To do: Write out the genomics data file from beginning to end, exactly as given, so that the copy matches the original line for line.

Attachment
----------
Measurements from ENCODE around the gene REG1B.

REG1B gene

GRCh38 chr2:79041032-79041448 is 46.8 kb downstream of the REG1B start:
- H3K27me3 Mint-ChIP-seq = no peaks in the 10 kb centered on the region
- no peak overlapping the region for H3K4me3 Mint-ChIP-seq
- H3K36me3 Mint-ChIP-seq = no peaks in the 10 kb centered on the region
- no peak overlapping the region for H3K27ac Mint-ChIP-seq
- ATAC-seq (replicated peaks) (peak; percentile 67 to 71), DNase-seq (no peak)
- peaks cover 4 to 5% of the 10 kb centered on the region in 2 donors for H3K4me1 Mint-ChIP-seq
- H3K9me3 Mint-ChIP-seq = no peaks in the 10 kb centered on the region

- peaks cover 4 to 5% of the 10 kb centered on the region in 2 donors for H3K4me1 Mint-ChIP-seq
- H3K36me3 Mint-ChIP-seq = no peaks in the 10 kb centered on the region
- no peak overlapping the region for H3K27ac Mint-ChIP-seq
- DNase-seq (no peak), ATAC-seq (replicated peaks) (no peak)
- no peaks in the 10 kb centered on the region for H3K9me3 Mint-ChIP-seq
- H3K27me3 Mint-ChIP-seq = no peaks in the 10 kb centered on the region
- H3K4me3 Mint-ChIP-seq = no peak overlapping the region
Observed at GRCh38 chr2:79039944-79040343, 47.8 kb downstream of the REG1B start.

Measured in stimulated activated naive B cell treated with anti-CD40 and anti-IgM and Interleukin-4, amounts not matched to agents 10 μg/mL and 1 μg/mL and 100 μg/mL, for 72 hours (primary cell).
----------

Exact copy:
Measurements from ENCODE around the gene REG1B.

REG1B gene

GRCh38 chr2:79041032-79041448 is 46.8 kb downstream of the REG1B start:
- H3K27me3 Mint-ChIP-seq = no peaks in the 10 kb centered on the region
- no peak overlapping the region for H3K4me3 Mint-ChIP-seq
- H3K36me3 Mint-ChIP-seq = no peaks in the 10 kb centered on the region
- no peak overlapping the region for H3K27ac Mint-ChIP-seq
- ATAC-seq (replicated peaks) (peak; percentile 67 to 71), DNase-seq (no peak)
- peaks cover 4 to 5% of the 10 kb centered on the region in 2 donors for H3K4me1 Mint-ChIP-seq
- H3K9me3 Mint-ChIP-seq = no peaks in the 10 kb centered on the region

- peaks cover 4 to 5% of the 10 kb centered on the region in 2 donors for H3K4me1 Mint-ChIP-seq
- H3K36me3 Mint-ChIP-seq = no peaks in the 10 kb centered on the region
- no peak overlapping the region for H3K27ac Mint-ChIP-seq
- DNase-seq (no peak), ATAC-seq (replicated peaks) (no peak)
- no peaks in the 10 kb centered on the region for H3K9me3 Mint-ChIP-seq
- H3K27me3 Mint-ChIP-seq = no peaks in the 10 kb centered on the region
- H3K4me3 Mint-ChIP-seq = no peak overlapping the region
Observed at GRCh38 chr2:79039944-79040343, 47.8 kb downstream of the REG1B start.

Measured in stimulated activated naive B cell treated with anti-CD40 and anti-IgM and Interleukin-4, amounts not matched to agents 10 μg/mL and 1 μg/mL and 100 μg/mL, for 72 hours (primary cell).